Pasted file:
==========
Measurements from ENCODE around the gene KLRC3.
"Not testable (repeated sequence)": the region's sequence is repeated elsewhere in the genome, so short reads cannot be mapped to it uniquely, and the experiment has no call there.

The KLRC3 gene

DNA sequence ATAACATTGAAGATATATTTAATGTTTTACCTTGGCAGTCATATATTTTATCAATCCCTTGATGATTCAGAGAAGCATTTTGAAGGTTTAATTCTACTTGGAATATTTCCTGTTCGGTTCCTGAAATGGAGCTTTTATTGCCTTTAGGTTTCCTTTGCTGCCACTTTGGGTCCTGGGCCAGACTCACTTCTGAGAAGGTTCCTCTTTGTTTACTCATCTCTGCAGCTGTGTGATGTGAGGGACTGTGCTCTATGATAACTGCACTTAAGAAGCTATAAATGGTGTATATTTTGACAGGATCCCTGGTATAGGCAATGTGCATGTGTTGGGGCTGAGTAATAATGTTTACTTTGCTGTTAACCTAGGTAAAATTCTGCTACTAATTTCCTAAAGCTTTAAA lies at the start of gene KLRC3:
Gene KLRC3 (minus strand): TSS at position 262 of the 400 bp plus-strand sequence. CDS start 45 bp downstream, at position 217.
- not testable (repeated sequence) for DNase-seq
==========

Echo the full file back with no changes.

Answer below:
Measurements from ENCODE around the gene KLRC3.
"Not testable (repeated sequence)": the region's sequence is repeated elsewhere in the genome, so short reads cannot be mapped to it uniquely, and the experiment has no call there.

The KLRC3 gene

DNA sequence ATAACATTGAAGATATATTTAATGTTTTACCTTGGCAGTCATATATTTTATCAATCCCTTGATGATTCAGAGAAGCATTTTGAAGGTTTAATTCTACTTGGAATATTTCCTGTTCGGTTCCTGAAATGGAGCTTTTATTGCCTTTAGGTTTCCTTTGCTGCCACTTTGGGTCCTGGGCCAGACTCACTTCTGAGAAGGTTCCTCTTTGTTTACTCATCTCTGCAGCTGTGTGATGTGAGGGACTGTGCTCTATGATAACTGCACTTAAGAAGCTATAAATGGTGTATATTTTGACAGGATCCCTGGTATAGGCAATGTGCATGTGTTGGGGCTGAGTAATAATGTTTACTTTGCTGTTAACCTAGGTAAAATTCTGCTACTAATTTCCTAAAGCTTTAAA lies at the start of gene KLRC3:
Gene KLRC3 (minus strand): TSS at position 262 of the 400 bp plus-strand sequence. CDS start 45 bp downstream, at position 217.
- not testable (repeated sequence) for DNase-seq